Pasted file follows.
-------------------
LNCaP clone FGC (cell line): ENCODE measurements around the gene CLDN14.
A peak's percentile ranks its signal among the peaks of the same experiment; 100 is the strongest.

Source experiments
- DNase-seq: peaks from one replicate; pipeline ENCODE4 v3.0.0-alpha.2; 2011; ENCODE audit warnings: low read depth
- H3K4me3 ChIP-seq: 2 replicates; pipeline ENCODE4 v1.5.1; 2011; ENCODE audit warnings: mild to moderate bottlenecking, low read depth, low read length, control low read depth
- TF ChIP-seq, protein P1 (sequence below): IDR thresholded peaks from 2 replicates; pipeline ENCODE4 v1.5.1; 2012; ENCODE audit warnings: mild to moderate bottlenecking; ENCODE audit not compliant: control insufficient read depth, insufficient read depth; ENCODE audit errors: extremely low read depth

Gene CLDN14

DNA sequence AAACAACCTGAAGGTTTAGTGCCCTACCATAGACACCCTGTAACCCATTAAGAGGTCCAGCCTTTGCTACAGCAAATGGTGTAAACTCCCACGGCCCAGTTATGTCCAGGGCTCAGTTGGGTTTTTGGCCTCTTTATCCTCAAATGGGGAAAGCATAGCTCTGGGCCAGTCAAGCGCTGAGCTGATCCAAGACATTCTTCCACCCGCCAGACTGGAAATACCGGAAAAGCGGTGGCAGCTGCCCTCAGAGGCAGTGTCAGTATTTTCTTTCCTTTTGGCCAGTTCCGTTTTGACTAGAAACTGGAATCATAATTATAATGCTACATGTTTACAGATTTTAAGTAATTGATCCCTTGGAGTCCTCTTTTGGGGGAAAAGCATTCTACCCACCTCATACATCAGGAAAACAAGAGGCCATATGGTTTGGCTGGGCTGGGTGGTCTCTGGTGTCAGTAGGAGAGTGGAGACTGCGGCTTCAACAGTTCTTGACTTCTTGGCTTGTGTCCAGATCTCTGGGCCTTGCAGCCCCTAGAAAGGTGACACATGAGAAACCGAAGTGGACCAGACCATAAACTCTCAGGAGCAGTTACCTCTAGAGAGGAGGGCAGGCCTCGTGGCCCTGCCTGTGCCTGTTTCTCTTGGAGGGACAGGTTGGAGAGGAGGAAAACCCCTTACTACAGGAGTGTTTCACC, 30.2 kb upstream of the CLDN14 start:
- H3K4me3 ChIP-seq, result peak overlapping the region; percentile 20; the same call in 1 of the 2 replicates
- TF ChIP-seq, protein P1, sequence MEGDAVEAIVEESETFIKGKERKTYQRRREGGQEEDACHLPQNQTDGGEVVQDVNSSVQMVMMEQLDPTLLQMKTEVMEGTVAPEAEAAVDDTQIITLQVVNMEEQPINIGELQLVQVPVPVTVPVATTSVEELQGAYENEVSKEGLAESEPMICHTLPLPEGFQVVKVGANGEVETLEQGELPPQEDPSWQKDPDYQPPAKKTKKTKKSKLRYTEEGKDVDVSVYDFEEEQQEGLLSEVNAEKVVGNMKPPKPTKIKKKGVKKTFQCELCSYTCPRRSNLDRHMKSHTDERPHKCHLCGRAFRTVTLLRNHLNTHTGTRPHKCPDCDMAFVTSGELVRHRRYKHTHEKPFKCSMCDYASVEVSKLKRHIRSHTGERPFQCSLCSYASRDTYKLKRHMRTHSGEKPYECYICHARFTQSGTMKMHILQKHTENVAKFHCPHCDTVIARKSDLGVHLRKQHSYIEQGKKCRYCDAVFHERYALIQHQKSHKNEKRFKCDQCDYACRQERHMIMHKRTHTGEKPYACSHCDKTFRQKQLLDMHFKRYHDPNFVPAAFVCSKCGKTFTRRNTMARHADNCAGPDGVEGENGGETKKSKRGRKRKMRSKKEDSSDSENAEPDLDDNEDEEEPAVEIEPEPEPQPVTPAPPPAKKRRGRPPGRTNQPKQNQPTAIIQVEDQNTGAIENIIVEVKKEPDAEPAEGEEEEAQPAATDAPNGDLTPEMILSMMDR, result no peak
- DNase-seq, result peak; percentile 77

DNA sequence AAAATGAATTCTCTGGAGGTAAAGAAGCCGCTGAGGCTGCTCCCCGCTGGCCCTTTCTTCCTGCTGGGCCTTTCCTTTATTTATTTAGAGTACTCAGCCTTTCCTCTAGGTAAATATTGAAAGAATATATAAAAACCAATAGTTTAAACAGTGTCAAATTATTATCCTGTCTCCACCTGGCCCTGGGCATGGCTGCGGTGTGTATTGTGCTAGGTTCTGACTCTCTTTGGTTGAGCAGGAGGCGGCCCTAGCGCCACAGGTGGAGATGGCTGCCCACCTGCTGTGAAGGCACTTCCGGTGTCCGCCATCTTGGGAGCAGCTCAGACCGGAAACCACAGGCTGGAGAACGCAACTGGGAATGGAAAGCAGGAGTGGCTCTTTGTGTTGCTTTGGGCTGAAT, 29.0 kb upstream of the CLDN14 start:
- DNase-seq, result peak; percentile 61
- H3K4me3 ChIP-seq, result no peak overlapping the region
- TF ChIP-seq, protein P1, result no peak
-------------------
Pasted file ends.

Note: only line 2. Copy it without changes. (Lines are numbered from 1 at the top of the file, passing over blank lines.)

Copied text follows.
A peak's percentile ranks its signal among the peaks of the same experiment; 100 is the strongest.